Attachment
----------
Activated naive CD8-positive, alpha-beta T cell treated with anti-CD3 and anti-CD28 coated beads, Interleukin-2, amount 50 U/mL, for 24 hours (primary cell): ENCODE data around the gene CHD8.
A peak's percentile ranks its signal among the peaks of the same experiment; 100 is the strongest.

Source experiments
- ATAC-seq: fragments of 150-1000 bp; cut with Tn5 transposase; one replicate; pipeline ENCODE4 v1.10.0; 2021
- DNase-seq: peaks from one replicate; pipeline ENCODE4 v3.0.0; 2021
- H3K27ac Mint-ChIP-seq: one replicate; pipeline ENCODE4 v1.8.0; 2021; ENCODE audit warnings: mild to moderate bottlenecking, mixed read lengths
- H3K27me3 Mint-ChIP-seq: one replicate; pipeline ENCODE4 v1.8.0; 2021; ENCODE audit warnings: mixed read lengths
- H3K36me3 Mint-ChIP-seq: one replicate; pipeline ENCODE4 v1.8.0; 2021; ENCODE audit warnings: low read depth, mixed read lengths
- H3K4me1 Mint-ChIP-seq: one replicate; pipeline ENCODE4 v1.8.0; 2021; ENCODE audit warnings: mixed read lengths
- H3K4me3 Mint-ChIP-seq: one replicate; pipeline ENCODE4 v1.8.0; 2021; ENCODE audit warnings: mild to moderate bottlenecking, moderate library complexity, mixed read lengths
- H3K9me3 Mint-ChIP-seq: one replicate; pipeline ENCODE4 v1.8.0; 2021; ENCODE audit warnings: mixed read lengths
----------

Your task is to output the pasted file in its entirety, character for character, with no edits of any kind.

Activated naive CD8-positive, alpha-beta T cell treated with anti-CD3 and anti-CD28 coated beads, Interleukin-2, amount 50 U/mL, for 24 hours (primary cell): ENCODE data around the gene CHD8.
A peak's percentile ranks its signal among the peaks of the same experiment; 100 is the strongest.

Source experiments
- ATAC-seq: fragments of 150-1000 bp; cut with Tn5 transposase; one replicate; pipeline ENCODE4 v1.10.0; 2021
- DNase-seq: peaks from one replicate; pipeline ENCODE4 v3.0.0; 2021
- H3K27ac Mint-ChIP-seq: one replicate; pipeline ENCODE4 v1.8.0; 2021; ENCODE audit warnings: mild to moderate bottlenecking, mixed read lengths
- H3K27me3 Mint-ChIP-seq: one replicate; pipeline ENCODE4 v1.8.0; 2021; ENCODE audit warnings: mixed read lengths
- H3K36me3 Mint-ChIP-seq: one replicate; pipeline ENCODE4 v1.8.0; 2021; ENCODE audit warnings: low read depth, mixed read lengths
- H3K4me1 Mint-ChIP-seq: one replicate; pipeline ENCODE4 v1.8.0; 2021; ENCODE audit warnings: mixed read lengths
- H3K4me3 Mint-ChIP-seq: one replicate; pipeline ENCODE4 v1.8.0; 2021; ENCODE audit warnings: mild to moderate bottlenecking, moderate library complexity, mixed read lengths
- H3K9me3 Mint-ChIP-seq: one replicate; pipeline ENCODE4 v1.8.0; 2021; ENCODE audit warnings: mixed read lengths